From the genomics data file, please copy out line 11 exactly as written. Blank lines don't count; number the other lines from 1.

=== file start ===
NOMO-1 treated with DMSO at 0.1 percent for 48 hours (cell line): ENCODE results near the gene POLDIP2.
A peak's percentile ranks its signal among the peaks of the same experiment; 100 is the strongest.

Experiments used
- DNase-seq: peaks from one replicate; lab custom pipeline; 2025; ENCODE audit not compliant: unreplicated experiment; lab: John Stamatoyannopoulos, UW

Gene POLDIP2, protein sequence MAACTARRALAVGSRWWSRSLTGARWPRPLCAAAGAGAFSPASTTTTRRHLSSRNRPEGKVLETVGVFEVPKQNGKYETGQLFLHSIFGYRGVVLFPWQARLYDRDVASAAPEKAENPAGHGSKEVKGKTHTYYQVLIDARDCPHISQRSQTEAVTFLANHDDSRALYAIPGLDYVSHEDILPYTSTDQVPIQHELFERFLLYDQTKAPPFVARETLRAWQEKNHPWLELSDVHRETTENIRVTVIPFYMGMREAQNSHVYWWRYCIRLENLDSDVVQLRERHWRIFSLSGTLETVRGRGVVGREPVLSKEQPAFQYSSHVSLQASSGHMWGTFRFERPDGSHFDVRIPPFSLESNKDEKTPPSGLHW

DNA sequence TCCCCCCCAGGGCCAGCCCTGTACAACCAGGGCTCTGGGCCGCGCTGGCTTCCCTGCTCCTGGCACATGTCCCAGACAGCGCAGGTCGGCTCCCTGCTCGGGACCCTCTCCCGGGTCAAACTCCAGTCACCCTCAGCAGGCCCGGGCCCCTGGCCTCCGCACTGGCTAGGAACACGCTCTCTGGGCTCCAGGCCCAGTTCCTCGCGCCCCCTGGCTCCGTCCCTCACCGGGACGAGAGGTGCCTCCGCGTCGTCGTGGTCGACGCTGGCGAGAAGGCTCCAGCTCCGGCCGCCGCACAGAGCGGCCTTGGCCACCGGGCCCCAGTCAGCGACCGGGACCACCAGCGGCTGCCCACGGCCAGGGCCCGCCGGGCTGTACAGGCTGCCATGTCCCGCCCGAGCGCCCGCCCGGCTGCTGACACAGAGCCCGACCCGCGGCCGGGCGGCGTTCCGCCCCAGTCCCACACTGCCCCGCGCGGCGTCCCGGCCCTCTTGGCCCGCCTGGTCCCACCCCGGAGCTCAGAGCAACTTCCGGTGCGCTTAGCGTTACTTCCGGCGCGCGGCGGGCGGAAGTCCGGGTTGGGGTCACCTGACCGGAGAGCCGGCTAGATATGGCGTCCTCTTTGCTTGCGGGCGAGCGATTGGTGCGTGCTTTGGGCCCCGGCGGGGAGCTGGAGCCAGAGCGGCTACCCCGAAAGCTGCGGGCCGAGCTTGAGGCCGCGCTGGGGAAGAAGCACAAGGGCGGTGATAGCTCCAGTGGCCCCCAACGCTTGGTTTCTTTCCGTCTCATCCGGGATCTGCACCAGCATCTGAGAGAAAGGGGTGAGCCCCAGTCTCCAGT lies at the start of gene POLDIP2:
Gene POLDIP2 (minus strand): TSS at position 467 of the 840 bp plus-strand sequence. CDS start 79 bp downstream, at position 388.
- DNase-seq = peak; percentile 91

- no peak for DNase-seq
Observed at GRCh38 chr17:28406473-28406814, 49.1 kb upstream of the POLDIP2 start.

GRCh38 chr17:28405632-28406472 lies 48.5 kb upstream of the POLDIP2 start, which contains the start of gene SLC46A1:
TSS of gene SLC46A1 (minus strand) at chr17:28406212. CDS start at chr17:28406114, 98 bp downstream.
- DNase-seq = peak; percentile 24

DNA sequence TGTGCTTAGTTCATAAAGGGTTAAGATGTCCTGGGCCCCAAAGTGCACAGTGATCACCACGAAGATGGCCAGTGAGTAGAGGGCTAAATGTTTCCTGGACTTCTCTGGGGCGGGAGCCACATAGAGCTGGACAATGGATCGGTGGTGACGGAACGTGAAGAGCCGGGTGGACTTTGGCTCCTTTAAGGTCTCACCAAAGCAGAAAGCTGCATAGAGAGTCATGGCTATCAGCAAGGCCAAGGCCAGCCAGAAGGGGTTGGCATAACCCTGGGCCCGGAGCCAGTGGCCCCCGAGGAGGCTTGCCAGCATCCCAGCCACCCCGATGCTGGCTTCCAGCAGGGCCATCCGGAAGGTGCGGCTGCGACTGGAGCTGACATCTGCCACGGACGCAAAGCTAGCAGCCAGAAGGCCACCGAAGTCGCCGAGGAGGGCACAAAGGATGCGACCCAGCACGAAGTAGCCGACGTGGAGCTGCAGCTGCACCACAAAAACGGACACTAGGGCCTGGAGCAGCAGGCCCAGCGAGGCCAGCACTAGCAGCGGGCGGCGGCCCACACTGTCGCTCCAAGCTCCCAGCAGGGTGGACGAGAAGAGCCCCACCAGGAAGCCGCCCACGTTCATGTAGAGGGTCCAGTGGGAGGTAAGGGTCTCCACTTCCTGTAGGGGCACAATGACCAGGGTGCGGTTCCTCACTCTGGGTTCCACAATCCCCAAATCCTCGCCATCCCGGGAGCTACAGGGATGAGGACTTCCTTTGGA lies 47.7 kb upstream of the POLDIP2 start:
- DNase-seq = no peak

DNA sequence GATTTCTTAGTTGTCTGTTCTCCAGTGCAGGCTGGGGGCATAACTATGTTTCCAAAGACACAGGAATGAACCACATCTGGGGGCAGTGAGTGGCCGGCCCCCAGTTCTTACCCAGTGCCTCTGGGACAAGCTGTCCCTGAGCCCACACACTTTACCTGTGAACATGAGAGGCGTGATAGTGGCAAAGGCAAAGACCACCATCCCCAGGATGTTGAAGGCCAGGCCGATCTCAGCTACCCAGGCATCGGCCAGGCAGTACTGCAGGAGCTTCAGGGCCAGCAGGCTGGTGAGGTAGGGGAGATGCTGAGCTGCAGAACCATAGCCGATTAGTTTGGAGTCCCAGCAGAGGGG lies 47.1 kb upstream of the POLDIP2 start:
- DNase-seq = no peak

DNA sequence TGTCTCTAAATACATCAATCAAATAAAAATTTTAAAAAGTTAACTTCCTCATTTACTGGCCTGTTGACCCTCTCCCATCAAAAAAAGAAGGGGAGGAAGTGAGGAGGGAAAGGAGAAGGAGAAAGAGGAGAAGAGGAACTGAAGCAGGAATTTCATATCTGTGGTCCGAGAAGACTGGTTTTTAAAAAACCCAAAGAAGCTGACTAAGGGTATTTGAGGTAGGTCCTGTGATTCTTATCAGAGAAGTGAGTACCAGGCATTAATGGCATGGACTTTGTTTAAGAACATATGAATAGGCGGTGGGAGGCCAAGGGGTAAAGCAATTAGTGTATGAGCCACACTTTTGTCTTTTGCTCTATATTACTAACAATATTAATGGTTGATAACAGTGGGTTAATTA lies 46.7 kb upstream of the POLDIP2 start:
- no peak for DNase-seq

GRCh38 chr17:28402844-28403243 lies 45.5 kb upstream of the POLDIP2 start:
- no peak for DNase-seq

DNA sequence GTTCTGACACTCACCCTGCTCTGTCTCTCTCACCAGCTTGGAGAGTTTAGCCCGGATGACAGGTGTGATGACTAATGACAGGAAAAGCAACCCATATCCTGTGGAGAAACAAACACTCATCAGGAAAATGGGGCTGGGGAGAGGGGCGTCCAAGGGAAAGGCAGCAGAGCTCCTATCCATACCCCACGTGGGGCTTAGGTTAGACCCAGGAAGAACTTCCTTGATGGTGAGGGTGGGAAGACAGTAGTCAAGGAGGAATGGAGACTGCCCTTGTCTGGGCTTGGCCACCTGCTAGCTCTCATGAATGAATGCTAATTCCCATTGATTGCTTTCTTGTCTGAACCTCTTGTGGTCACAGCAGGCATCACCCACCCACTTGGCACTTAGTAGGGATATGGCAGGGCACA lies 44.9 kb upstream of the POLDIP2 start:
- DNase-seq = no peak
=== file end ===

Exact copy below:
GRCh38 chr17:28405632-28406472 lies 48.5 kb upstream of the POLDIP2 start, which contains the start of gene SLC46A1: